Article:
'Sexuality and Women with Learning Disabilities makes a significant contribution to both feminist and disability literature, because it challenges common assumptions about the sexuality of people with learning disabilities, forces a reconsideration of how this group of people are viewed by those around them and links gender and disability in its analysis.'
-Tizard Learning Disability Review
'By tackling issues that have received little meaningful attention, McCarthy both makes a valuable contribution to the literature and provides a useful practical guide to those wishing to support their clients more effectively.'
- Mental Health and Learning Disabilities Care
'The thoroughness and attention to detail with which McCarthy has investigated and written about the sexual lives of a small number of women with mild to moderate learning difficulties is to be commended. Drawing upon interviews with the women who participated in this study, there is explicit detail about the reality of their sexual lives that overall comes across as sad, poignant and often shocking, with a high level of sexual abuse revealed... however, McCarthy has a strong code of ethics and sensitivity and a reflexive honesty about her role and stance as a feminist researcher that removes any possibility or suggestion of prurient voyeurism or exploitation being a part of this research. McCarthy writes as a woman with and about women, allowing their voices about their sexual experiences to be heard through the medium of in-depth interviews. Within the book, the sexual experiences of women with learning disabilities are set in a wider policy and practice framework and discussed in relation to ideologies surrounding learning disability, gender and sexuality in a cultural context. The book ends with a chapter discussing and listing policy and practice recommendations, including suggestions about changes to the law... Overall, this was a convincing and compelling book that deserves serious attention and I would strongly recommend it to anyone with an interest in learning disability issues, including practitioners, carers, relatives, advocates and counsellors.'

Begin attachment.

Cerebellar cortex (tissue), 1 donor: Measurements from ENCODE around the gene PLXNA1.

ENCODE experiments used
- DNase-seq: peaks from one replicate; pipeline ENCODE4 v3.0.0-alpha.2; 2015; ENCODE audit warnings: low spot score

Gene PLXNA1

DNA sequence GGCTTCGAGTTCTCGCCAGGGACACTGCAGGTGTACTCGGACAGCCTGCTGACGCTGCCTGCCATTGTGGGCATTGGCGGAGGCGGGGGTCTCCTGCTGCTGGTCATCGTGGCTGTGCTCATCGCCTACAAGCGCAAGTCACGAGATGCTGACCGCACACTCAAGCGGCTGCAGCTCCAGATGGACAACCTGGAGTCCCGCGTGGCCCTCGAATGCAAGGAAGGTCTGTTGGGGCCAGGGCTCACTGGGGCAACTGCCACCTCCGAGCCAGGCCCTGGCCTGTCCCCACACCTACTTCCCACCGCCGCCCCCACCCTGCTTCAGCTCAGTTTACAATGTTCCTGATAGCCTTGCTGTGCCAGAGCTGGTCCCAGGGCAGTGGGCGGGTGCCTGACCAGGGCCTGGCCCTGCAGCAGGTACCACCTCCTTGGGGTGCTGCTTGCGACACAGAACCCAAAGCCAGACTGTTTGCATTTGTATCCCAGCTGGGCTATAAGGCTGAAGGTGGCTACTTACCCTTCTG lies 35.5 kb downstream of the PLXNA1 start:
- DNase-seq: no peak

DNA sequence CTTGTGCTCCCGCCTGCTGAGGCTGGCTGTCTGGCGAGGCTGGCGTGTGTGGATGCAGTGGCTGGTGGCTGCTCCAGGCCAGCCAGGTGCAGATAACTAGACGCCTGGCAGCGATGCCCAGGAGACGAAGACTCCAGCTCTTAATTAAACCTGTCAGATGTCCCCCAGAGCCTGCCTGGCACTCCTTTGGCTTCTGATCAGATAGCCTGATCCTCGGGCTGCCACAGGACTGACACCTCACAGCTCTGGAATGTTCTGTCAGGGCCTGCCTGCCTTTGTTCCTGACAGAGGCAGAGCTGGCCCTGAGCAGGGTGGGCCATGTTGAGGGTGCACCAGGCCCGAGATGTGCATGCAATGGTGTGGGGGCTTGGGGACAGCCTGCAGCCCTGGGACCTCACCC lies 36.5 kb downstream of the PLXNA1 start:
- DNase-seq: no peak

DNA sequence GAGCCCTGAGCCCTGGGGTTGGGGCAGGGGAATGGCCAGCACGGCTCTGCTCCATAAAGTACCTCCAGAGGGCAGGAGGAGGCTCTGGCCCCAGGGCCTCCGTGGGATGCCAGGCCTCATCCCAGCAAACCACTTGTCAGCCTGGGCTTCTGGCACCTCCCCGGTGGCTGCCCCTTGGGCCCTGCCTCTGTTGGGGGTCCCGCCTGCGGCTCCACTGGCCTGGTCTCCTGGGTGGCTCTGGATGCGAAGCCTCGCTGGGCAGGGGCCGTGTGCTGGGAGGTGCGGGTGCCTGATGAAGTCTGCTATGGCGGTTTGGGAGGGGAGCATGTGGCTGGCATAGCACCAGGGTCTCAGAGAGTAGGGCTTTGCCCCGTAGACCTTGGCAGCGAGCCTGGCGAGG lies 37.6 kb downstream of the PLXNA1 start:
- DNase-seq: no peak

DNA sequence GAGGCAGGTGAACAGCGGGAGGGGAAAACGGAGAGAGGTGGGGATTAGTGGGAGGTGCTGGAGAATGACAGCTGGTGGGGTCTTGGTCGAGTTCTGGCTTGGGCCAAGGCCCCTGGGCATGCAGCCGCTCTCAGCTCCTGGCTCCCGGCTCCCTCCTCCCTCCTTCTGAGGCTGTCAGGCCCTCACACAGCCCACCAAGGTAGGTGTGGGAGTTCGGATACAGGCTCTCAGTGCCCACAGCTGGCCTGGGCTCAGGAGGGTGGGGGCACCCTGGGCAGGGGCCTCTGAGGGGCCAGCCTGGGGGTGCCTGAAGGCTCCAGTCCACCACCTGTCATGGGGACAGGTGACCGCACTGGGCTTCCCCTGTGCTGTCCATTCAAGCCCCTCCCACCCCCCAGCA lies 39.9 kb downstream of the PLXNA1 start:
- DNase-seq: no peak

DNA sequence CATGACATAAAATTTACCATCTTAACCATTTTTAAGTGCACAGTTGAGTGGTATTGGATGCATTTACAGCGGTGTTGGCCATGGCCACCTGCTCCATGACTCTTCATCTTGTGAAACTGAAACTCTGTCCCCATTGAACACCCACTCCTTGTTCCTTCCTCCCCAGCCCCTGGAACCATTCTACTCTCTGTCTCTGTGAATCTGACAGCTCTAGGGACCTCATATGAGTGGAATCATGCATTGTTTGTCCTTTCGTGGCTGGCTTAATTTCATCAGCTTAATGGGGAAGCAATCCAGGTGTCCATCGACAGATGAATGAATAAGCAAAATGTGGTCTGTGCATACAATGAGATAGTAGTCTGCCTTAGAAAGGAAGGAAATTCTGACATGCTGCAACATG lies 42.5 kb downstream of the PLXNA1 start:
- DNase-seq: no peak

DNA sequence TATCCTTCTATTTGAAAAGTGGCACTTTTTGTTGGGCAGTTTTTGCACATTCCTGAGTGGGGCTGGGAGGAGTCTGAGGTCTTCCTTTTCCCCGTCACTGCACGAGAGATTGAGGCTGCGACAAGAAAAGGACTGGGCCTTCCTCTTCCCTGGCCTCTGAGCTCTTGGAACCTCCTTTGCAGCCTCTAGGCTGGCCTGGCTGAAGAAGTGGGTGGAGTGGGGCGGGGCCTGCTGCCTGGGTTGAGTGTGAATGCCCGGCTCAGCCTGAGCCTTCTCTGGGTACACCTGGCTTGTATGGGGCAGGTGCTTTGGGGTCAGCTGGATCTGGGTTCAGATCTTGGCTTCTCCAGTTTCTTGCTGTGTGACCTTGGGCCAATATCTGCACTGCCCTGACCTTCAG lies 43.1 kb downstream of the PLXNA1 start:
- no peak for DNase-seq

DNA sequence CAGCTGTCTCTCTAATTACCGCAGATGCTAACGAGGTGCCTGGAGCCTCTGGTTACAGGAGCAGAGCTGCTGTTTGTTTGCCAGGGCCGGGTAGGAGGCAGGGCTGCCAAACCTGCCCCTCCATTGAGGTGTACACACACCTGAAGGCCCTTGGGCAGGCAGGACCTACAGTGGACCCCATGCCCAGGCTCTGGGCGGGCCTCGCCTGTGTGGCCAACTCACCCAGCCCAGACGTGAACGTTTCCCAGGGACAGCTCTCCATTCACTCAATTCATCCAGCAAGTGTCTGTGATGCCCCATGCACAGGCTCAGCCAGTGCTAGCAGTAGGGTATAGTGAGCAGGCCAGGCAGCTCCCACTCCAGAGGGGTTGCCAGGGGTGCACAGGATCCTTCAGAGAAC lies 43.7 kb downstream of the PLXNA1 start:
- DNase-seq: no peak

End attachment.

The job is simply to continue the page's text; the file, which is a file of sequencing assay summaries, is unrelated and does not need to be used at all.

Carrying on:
- CSPRD Newsletter
In this study of women with mild and moderate learning disabilities, Michelle McCarthy investigates how these women experience their sexual lives, basing her research on interviews with the women themselves. She argues the importance of informing the work of those responsible at research, practice and policy levels with the voices of people with learning disabilities. In the interviews, women talk openly about what form their sexual activity takes and what it means for them, the circumstances in which it occurs, and the pleasures (or lack thereof) associated with it. These interviews directly shape the policy and practice recommendations the author makes.
Michelle McCarthy's findings suggest that women with learning disabilities commonly find themselves engaged in sexual activity which is not to their liking and not of their choosing. A high level of sexual abuse was also reported. The author discusses this in relation to the cultural forces which have influenced Western perceptions of sexuality, feminism and theories and prejudices about learning disabilities. She also studied the impact of institutional and community settings on the sexuality of women with learning disabilities. In Sexuality and Women with Learning Disabilities, McCarthy makes recommendations for policy and practice which will protect this vulnerable group, and advises on education, support and seeking justice for abused women.